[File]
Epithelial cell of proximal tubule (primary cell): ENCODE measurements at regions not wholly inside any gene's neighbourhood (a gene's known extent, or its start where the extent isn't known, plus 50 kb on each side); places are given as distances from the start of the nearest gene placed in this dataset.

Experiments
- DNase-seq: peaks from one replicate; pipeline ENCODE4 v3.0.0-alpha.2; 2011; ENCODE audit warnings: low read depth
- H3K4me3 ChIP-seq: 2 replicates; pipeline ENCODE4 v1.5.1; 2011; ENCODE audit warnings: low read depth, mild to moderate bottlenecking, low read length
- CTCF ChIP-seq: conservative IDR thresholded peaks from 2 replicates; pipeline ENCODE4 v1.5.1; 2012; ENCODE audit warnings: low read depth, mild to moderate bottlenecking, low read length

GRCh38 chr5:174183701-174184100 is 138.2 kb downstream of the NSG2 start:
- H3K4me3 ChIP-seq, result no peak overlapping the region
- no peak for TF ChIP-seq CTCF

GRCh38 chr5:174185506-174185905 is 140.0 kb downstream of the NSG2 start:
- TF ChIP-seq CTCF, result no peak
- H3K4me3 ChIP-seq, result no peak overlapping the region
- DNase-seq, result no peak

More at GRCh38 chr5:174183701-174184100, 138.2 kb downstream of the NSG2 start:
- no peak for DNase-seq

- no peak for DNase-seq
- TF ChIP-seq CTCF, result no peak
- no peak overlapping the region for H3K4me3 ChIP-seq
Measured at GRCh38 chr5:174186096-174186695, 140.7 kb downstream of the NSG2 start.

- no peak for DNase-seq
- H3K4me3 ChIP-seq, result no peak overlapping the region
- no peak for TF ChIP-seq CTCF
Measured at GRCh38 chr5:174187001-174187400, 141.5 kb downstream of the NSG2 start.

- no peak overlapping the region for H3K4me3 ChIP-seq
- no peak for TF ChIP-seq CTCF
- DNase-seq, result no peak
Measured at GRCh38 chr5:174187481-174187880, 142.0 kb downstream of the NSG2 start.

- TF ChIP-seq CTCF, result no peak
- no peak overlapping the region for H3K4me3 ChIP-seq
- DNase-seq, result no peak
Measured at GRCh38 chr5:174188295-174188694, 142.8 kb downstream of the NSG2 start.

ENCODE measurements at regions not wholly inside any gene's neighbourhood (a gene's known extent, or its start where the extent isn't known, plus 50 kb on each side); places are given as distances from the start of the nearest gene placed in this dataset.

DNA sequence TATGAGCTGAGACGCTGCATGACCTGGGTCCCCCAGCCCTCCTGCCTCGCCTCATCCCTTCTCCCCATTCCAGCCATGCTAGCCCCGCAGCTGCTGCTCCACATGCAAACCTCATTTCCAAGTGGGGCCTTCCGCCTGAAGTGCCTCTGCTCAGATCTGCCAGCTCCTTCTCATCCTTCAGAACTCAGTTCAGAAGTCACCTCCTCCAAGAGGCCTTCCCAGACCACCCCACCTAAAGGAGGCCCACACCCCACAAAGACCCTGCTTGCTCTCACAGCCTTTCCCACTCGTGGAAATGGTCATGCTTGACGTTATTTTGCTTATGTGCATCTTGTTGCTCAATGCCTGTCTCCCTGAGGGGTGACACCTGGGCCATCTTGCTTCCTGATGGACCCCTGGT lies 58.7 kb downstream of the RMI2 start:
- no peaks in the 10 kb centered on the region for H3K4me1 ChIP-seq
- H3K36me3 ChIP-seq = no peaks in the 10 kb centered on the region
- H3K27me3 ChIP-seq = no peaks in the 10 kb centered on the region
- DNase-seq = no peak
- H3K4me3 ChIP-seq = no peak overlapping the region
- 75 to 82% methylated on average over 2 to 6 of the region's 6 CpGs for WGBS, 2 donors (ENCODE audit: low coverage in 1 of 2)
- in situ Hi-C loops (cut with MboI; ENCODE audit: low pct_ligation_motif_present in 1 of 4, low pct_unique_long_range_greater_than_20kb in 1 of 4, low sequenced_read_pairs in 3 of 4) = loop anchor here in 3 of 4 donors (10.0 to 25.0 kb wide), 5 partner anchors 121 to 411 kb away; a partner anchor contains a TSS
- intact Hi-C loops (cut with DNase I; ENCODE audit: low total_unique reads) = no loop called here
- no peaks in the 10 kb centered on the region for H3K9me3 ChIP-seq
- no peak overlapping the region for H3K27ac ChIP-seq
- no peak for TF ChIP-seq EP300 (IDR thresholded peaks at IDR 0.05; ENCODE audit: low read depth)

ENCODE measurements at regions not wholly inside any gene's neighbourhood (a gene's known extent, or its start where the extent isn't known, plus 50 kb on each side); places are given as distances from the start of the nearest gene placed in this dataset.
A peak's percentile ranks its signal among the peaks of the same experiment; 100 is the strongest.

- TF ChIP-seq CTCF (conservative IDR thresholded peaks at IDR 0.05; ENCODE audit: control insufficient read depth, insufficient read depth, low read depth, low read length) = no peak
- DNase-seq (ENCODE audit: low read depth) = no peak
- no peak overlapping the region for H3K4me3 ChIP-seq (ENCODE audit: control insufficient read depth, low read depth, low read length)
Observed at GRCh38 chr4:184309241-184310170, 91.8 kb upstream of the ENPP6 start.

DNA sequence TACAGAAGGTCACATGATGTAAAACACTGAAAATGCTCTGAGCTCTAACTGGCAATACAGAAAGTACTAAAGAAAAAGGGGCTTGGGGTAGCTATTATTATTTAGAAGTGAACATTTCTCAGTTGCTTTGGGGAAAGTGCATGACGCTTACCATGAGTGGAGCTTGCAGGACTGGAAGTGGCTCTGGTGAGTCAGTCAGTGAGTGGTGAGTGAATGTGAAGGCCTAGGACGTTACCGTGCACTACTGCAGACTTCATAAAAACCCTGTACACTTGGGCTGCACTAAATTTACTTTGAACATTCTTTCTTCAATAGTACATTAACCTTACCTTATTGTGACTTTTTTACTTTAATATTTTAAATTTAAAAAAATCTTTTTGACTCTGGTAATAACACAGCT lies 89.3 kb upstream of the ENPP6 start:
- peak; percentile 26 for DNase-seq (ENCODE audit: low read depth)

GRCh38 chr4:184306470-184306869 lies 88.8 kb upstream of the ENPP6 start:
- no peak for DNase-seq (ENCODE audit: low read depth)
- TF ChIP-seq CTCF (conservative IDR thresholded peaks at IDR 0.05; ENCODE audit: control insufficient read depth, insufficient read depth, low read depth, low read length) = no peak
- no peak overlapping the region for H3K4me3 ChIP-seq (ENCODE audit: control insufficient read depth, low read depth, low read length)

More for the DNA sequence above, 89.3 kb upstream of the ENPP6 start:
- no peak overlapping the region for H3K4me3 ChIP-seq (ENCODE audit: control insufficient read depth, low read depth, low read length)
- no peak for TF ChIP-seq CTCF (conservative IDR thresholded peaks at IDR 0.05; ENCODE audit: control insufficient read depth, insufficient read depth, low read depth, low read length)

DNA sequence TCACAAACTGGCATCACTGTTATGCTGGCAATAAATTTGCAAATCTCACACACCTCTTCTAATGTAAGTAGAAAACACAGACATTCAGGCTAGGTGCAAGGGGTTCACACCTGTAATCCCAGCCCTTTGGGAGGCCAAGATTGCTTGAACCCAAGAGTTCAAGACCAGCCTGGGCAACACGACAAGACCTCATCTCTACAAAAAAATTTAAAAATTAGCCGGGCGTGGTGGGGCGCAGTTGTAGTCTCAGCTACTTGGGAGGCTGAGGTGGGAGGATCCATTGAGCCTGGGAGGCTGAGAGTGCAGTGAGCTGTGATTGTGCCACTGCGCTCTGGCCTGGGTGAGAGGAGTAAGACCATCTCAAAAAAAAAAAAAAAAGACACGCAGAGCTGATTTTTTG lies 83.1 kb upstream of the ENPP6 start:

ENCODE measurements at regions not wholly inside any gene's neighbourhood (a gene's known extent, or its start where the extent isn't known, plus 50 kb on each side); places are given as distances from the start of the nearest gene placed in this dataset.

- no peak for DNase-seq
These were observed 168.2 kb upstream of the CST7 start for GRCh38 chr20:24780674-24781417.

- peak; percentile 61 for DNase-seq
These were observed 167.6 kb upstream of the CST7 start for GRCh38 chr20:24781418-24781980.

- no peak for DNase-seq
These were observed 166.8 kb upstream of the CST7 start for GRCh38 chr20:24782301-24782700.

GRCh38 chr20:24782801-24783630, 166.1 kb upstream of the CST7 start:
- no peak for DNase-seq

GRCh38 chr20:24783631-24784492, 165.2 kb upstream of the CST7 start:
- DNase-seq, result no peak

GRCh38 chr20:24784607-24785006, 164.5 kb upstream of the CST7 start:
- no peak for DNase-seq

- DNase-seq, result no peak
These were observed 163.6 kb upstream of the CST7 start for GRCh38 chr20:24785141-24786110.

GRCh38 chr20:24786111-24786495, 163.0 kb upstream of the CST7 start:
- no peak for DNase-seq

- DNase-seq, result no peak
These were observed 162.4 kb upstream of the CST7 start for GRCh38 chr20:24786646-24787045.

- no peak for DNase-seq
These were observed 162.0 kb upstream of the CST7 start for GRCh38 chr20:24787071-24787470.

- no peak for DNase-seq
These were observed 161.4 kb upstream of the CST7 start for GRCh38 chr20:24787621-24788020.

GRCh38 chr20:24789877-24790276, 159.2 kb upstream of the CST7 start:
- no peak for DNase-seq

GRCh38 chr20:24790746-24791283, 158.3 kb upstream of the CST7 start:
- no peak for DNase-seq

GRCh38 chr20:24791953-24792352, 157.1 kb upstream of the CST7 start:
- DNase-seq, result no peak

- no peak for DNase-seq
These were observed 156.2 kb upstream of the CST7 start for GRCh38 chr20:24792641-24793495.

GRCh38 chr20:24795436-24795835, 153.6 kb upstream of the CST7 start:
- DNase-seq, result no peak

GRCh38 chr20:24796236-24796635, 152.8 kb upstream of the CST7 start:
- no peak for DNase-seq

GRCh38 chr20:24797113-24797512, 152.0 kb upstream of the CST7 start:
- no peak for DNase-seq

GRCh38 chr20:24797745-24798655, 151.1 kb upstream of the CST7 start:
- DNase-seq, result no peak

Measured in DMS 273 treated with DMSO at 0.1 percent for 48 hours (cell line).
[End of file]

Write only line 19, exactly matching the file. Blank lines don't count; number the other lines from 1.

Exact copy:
- no peak for DNase-seq